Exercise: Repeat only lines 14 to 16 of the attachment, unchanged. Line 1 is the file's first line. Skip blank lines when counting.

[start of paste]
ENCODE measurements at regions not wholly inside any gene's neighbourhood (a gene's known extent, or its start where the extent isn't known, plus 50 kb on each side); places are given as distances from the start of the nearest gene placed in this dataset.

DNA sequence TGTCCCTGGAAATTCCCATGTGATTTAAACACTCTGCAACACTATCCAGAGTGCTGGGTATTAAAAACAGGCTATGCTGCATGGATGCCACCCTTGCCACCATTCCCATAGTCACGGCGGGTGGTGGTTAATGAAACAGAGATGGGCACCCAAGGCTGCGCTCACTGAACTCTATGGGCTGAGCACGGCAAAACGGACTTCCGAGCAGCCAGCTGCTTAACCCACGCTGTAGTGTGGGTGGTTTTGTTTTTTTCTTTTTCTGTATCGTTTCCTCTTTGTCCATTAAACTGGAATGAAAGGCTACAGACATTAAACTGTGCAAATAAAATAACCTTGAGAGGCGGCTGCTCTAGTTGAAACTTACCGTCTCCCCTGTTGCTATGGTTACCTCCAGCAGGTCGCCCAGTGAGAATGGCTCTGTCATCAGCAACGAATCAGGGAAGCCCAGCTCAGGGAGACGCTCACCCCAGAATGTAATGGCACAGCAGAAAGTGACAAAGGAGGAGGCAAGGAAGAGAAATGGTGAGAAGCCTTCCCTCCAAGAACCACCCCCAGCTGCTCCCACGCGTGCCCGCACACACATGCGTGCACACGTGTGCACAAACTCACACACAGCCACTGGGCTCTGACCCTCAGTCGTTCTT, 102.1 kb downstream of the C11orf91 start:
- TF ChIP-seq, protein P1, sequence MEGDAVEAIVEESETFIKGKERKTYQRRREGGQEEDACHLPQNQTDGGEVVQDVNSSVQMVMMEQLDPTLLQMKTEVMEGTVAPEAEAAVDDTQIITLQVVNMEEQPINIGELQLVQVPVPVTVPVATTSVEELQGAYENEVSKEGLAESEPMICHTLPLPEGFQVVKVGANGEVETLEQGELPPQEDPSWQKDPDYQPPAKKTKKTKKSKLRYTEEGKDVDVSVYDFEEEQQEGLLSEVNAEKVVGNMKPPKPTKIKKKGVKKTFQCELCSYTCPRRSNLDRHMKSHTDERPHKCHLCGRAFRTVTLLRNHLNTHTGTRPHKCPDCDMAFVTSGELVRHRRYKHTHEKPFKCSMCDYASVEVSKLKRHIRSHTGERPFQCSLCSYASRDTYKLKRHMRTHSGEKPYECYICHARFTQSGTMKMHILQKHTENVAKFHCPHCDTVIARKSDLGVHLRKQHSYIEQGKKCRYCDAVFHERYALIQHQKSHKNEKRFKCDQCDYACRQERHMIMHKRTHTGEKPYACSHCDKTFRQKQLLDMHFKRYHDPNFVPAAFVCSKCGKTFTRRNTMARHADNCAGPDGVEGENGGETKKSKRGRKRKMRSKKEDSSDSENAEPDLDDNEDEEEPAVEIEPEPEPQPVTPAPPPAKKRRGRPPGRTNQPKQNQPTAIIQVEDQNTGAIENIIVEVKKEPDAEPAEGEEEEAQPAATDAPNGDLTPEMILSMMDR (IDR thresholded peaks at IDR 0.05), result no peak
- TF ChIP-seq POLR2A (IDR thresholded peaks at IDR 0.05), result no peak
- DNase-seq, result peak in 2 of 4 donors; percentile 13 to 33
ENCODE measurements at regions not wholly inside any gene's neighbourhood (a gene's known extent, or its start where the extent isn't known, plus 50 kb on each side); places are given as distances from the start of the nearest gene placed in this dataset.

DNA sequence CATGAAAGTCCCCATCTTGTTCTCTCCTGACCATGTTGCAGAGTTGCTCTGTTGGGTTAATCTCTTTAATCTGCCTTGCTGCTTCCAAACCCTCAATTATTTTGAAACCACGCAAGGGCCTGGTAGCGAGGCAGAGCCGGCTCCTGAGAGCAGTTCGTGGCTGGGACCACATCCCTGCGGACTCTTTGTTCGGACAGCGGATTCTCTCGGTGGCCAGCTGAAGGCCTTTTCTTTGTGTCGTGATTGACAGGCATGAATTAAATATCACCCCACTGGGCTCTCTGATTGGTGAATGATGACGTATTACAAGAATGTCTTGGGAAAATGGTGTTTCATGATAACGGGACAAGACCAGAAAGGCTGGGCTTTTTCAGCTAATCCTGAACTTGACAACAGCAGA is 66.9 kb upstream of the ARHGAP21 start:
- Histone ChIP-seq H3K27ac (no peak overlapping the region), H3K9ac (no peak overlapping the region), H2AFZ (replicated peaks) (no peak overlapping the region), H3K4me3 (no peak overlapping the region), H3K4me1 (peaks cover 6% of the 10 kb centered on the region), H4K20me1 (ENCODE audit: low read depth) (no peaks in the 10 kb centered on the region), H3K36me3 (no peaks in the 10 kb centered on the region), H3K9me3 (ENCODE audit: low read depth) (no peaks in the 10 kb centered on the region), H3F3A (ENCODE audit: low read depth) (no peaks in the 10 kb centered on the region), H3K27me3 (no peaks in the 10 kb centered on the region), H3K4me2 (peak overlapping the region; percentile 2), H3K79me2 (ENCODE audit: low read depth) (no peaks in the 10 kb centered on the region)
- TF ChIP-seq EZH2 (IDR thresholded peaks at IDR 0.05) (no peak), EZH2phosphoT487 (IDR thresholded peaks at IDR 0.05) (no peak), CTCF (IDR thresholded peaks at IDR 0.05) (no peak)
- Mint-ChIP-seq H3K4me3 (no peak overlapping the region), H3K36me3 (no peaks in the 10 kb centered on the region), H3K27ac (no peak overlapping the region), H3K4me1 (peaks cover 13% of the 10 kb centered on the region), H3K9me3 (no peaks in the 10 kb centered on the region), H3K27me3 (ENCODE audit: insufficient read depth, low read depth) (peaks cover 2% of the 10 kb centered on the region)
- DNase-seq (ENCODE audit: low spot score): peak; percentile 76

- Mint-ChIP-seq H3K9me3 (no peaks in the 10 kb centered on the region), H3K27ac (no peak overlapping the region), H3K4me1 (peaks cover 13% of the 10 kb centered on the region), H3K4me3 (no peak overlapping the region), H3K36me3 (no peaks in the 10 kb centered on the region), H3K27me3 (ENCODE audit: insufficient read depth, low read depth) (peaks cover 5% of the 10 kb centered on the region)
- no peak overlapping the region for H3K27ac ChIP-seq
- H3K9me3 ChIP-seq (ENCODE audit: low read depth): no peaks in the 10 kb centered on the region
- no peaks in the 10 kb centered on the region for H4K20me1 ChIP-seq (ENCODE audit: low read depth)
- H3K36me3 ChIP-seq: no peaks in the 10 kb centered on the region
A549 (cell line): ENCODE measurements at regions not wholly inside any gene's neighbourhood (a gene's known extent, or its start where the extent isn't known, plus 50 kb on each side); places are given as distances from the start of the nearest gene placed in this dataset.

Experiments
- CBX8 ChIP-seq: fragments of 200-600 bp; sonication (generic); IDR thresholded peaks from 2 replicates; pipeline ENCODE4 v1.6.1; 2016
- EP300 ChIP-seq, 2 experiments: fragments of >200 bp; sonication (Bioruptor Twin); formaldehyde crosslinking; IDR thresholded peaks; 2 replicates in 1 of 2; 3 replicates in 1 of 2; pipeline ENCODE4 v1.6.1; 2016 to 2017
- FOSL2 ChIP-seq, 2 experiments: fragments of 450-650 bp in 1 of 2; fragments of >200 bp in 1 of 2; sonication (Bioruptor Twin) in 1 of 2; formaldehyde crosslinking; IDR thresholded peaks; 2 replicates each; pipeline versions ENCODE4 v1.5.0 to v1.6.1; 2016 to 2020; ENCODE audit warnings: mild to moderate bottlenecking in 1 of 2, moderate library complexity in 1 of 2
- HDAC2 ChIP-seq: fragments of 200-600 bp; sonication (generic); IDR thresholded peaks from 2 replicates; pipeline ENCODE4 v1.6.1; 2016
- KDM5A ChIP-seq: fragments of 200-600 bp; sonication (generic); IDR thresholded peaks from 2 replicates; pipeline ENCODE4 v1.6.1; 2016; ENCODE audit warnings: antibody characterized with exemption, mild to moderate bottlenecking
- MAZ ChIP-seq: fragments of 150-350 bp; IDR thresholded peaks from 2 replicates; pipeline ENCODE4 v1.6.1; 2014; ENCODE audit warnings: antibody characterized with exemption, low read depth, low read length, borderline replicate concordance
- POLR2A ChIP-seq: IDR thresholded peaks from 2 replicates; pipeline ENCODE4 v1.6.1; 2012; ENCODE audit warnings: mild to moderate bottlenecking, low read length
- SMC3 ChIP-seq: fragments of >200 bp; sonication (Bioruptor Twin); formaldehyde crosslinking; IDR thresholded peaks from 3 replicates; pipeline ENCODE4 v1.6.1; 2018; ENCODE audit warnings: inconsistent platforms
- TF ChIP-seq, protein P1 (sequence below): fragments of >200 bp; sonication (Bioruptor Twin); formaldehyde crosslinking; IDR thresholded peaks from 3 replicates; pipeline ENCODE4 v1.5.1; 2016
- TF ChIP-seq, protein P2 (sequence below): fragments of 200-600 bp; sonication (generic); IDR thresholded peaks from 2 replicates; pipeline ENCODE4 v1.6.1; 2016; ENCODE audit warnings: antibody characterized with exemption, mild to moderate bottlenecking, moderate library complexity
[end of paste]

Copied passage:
- H3K9me3 ChIP-seq (ENCODE audit: low read depth): no peaks in the 10 kb centered on the region
- no peaks in the 10 kb centered on the region for H4K20me1 ChIP-seq (ENCODE audit: low read depth)
- H3K36me3 ChIP-seq: no peaks in the 10 kb centered on the region